Coffee and Gout
In fact the relationship between coffee and gout is quite complicated. It requires a good look at the chemical behavior that is going on inside your body.
It really is not as simple as coffee is one of the gout trigger foods. There is a little more to it that helps understand the gout and coffee mystery!
Essentially coffee is quite a hard substance for your body. It contains a lot of substances, acids and oils. The most famous thing in coffee is the caffeine, but this is not really the game changer for gout.
As always what we want to focus on is the uric acid levels of your blood that are or are not affected by your wake up juice!
The strange thing about coffee and gout is that those people that drink coffee on a regular basis, (everyday) seem to suffer less gout attacks. For those that randomly drink coffee this would seem to be one of the foods that trigger gout for them.
Coffee is quite well known to be hard on the kidneys. But like most long term drug use your body can and does adapt to the drug, and learns to function reasonably well regardless. As a result, regular consumption of coffee activates various controls within your body which either:
- increase the elimination of uric acid or
- decrease the production of uric acid.
This is done through the fluctuations to do with the proteins xanthine and hypoxanthine and an enzyme called xanthine oxidase. This is a substance that allows the combination of the two proteins to form uric acid.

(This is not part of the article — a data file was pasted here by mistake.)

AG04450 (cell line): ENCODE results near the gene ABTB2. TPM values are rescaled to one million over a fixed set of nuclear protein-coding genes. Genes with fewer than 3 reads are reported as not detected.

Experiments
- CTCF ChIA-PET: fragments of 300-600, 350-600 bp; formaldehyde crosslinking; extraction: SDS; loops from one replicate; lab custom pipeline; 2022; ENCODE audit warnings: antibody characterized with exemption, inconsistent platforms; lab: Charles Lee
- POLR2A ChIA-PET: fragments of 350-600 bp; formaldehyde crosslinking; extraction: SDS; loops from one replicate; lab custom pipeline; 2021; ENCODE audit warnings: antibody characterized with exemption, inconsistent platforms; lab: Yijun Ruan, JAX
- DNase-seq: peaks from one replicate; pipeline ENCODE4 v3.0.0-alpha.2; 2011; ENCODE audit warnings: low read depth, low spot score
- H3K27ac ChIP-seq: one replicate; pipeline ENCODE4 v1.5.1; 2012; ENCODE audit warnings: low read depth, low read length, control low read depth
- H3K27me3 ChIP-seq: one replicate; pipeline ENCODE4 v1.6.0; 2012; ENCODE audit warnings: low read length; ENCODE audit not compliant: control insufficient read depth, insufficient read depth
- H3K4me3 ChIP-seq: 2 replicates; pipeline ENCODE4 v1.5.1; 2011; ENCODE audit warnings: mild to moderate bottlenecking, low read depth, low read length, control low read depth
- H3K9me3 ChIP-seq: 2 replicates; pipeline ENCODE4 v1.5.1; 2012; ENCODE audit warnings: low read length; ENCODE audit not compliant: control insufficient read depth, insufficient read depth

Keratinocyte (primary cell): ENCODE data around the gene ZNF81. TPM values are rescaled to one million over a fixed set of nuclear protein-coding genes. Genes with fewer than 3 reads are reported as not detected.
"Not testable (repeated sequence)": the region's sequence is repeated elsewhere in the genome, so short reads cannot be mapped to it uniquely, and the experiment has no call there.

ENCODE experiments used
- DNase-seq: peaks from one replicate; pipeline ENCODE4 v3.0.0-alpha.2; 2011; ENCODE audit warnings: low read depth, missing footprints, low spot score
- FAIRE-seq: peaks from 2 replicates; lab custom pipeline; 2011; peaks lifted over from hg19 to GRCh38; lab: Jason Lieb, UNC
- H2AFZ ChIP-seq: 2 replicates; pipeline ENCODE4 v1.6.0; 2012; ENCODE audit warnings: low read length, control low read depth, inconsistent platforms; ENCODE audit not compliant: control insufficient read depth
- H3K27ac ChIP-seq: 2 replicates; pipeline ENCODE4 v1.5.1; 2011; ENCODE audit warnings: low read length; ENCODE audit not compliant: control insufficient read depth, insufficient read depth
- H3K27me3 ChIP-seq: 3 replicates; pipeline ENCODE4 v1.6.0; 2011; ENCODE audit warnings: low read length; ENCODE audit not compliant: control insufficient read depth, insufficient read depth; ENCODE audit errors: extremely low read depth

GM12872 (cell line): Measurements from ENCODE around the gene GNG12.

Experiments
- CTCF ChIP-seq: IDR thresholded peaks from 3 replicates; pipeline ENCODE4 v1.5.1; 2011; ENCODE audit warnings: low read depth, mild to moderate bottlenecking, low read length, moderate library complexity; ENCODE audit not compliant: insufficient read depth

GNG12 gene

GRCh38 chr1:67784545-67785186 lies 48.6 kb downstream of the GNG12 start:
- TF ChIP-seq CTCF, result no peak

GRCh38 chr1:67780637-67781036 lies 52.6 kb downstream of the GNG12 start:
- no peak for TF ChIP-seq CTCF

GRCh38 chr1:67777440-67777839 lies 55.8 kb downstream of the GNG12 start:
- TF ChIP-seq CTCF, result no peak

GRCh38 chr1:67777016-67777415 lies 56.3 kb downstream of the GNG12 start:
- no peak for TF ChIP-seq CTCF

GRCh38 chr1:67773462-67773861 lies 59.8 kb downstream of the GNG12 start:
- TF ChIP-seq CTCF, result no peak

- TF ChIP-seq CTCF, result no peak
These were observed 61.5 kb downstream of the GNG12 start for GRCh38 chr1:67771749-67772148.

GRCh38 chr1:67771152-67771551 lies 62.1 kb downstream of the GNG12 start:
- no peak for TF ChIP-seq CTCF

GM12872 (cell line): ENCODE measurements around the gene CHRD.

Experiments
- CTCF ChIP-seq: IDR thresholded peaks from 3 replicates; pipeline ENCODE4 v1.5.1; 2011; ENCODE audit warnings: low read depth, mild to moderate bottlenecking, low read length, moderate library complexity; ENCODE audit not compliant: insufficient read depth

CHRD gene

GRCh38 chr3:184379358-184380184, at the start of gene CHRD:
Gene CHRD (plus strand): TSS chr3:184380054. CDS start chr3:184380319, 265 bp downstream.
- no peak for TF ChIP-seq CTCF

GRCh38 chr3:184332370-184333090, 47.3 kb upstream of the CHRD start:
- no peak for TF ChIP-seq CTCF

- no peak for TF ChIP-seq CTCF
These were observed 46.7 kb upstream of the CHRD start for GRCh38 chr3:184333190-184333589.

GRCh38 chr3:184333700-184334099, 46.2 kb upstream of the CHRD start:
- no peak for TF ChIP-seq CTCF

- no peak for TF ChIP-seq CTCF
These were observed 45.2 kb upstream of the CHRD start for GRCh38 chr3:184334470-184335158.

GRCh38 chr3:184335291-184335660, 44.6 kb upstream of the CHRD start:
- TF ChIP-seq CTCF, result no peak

However, when we occasionally drink coffee what we are actually doing is shocking our system, and our kidneys. This irregular coffee consumption is why coffee and gout is at first glance confusing!
Your body gets aggravated by the sudden influx of coffee and creates more uric acid.
…because the coffee intake is not regular or reliable, there simply is not enough to force your body to put its controls in place.
As a result we have the peculiar situation where coffee which is not good for your kidneys actually helps reduce gout attacks by stimulating this protective control system.
So then when it comes to coffee and gout the best thing is to make a decision.
- Admit you are a full blown coffee addict and make sure you take in coffee in regular amounts on a regular basis – (for most people this is probably the easiest option).
- The other option with the coffee and gout conundrum is to cut coffee out completely. This is what I personally chose to do, opting instead for green tea which is much gentler on the kidneys and doesn’t have the problematic uric acid aggravating effects!
Giving up your coffee may well be a big ask, especially if you are living a very busy, stressful or active lifestyle.
But to understand that an all or nothing approach to coffee and gout are you best two options should hopefully reduce the risk for you of having coffee as one of your foods that trigger gout.
It is also worth remembering that coffee is a diuretic, which means it makes you urinate more. Because of this you should keep an eye on how much water you drink to keep you from getting dehydrated.